American Chica: Two Worlds, One Childhood
Written by Marie Arana
Published by Bantam Dell
Age level: Adult
Amongst many other things, Marie Arana, author of American Chica: Two Worlds, One Childhood, is a brilliant storyteller. American Chica, her memoir, tells the story of a childhood, growing up with a Peruvian engineer and aristocrat for a father and an American musician as a mother. She begins with slowly discussing and dissecting her family structure: her perfect sister and her adventurous brother, her two parents who seem, at times, so different from each other, and her role. In the end, it’s not only a beautiful narrative of her background, it’s also a telling tale of the lineage of a family and the connection of two different cultures that offer distinctly divergent ideas of what it means to be “American.”
Wendy Gimbel, author of the New York Times book review for American Chica, stated:
“One of the many reasons the reader can’t put this memoir down is the author’s impressive command of her craft. “Storytelling,” the critic Walter Benjamin once wrote, “sinks the thing into the life of the storyteller, in order to bring it out of him again. Thus traces of the storyteller cling to the story the way handprints of the potter cling to the dry vessel.” Arana has left her own imprint on her material, while at the same time displaying virtuosity in the storyteller’s traditional gifts: sparseness, clarity and a passion for allegory.”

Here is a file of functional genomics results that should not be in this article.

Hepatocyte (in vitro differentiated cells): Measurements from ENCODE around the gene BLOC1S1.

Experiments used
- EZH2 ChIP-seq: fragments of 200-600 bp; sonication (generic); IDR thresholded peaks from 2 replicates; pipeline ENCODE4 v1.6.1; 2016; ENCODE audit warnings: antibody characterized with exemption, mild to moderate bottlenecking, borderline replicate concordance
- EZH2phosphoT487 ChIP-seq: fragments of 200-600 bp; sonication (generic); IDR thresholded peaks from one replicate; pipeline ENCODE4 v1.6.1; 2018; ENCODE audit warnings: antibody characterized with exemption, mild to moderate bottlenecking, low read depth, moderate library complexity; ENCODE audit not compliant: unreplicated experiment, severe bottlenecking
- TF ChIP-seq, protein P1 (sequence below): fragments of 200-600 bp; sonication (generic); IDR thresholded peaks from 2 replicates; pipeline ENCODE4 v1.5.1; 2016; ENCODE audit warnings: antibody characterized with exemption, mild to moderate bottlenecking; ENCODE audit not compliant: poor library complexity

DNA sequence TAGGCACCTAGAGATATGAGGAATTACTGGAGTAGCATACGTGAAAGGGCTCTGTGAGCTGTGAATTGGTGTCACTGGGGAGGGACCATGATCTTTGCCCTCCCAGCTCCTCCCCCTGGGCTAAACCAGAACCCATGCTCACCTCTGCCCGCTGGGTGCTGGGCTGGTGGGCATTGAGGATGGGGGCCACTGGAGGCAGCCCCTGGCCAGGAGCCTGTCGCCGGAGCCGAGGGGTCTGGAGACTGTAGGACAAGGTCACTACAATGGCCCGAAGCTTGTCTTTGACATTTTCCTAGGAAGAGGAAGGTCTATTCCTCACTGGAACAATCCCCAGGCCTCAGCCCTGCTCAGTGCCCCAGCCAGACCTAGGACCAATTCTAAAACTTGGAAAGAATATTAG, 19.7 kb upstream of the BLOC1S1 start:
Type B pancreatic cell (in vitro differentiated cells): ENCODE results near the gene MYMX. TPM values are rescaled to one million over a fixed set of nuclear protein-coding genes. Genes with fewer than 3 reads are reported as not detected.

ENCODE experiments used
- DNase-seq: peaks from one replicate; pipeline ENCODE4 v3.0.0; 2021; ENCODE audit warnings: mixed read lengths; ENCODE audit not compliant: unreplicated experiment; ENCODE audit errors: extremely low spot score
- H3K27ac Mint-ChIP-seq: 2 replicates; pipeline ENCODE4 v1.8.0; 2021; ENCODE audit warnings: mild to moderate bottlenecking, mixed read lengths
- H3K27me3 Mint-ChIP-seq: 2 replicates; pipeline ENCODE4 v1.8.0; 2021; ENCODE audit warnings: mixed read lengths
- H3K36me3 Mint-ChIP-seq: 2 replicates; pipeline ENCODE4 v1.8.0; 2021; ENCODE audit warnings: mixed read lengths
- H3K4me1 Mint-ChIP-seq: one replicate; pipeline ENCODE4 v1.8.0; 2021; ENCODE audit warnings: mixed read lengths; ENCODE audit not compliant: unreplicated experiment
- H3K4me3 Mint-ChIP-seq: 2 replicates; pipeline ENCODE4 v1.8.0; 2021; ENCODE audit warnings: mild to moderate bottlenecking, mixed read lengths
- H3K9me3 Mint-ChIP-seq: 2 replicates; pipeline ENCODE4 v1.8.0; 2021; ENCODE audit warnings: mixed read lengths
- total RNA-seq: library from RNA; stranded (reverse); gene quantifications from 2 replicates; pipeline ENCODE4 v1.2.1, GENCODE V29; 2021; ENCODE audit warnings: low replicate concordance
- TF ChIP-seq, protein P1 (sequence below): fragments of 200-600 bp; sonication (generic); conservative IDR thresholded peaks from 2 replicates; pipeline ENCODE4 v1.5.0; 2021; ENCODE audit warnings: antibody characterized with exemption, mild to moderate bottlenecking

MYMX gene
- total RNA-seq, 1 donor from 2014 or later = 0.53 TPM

For me, this was so true, Arana has crafted a beautiful memoir, one which allows the reader glimpses into an abundance of elements in a young woman’s life: Family structure, cultural differences, United States imperialism and its economic interests in Latin America, social inequality and class struggles in Latin America, and the list goes on.
I really appreciated this book, mainly because of the honest way Arana approached her past and how she unfolded the complicated relationship of her parents – analyzing the history both from the perspective of her childhood and as an adult looking back. I also really enjoyed the way she looked at herself as both distinctly Peruvian and distinctly North American, and how those two separate cultures came together to give her a new and distinct persona as a woman from Las Americas. She really approaches the question of identity well, making this memoir an eye-opening way to look at the intersection of behaviors, cultural practices, and complicated experiences for people divided by two cultures. In the end, it seems Arana has been able to navigate the multiple cultures from which she comes and uses them to better understand. We learn much from reading the story of her struggles, failures, successes and endless inquiry.
For more information on Marie Arana and American Chica please visit the links below:
As always, thank you for reading. I hope you have enjoyed the posts and I know you will enjoy American Chica: Two Worlds, One Childhood by Marie Arana.
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